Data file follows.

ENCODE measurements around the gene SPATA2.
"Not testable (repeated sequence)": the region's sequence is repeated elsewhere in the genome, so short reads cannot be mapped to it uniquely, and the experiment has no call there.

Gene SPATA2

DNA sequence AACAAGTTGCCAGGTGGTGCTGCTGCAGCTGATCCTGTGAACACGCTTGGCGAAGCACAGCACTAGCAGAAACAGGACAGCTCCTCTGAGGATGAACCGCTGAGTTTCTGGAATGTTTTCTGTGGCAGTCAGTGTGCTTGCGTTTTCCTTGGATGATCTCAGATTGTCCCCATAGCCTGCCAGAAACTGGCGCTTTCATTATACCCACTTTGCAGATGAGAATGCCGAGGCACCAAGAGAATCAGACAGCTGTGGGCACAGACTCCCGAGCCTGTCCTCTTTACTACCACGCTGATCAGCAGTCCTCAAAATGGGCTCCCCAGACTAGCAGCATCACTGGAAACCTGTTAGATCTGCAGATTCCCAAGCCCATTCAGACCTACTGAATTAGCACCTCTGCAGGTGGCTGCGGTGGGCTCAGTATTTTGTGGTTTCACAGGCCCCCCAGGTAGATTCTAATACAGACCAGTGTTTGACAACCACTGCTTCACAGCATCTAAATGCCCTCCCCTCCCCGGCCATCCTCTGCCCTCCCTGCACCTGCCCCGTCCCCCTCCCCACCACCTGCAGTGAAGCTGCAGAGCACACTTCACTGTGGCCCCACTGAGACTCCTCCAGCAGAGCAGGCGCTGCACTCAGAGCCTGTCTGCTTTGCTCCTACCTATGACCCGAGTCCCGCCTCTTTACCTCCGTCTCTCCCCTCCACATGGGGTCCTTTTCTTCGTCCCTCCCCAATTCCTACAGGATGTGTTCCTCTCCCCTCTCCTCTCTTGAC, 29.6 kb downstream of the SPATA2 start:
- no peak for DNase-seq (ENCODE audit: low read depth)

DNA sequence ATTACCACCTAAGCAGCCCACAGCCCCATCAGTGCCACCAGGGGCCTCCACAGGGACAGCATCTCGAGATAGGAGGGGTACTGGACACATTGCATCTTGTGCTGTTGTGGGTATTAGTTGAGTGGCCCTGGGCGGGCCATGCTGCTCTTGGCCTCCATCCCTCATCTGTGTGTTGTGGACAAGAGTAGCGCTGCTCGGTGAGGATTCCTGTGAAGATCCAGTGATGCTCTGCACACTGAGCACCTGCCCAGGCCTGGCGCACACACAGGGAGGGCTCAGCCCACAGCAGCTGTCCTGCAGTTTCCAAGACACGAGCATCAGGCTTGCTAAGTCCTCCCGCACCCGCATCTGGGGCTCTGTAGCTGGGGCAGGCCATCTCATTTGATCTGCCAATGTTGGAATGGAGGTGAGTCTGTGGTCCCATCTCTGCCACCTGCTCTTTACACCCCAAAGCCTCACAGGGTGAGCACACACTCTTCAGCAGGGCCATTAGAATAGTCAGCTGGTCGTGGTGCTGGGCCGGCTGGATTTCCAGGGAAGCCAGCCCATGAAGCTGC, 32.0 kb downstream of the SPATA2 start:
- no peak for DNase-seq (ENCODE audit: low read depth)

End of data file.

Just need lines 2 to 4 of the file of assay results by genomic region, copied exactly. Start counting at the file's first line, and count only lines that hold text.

"Not testable (repeated sequence)": the region's sequence is repeated elsewhere in the genome, so short reads cannot be mapped to it uniquely, and the experiment has no call there.

Gene SPATA2

DNA sequence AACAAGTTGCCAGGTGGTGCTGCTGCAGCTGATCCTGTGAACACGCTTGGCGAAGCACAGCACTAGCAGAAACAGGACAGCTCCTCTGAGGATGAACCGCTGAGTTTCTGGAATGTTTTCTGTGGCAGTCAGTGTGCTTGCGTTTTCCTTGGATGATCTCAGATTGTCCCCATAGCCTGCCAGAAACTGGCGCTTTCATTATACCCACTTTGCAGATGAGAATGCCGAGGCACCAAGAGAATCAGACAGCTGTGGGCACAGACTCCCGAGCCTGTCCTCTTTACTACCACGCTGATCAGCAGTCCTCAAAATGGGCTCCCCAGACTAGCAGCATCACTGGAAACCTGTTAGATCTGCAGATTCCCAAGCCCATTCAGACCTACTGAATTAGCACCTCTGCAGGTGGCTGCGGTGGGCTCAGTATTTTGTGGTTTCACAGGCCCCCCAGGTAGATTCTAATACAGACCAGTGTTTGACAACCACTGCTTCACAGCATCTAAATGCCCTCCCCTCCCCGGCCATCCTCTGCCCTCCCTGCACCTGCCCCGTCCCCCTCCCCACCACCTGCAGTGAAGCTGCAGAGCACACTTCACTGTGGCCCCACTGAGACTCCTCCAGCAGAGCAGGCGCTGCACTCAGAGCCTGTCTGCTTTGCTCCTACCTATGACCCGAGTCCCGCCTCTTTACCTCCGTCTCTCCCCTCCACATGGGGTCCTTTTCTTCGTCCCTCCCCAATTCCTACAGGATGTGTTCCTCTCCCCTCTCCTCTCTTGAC, 29.6 kb downstream of the SPATA2 start: